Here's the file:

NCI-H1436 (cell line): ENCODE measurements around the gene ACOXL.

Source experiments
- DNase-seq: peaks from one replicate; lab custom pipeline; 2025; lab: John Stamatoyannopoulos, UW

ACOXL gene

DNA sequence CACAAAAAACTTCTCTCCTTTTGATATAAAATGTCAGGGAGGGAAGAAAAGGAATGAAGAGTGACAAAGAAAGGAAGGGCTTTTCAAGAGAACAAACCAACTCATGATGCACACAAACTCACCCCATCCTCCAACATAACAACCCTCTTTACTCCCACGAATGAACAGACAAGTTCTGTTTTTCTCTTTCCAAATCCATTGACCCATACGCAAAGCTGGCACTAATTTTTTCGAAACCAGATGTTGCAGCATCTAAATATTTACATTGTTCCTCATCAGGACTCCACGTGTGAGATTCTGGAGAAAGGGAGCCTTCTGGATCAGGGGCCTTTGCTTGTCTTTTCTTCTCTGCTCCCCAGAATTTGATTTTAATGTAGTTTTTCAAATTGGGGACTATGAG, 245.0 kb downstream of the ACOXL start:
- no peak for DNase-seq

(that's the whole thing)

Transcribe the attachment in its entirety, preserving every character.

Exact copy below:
NCI-H1436 (cell line): ENCODE measurements around the gene ACOXL.

Source experiments
- DNase-seq: peaks from one replicate; lab custom pipeline; 2025; lab: John Stamatoyannopoulos, UW

ACOXL gene

DNA sequence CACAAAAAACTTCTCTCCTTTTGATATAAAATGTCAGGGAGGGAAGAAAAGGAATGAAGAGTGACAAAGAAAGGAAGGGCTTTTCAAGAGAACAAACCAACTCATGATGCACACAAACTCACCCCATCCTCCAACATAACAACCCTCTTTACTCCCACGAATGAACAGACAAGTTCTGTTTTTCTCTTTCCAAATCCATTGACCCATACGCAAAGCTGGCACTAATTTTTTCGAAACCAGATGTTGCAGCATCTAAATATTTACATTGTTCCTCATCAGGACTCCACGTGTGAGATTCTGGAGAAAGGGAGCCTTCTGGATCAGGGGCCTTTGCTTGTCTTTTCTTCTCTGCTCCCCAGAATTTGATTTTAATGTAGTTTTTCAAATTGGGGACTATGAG, 245.0 kb downstream of the ACOXL start:
- no peak for DNase-seq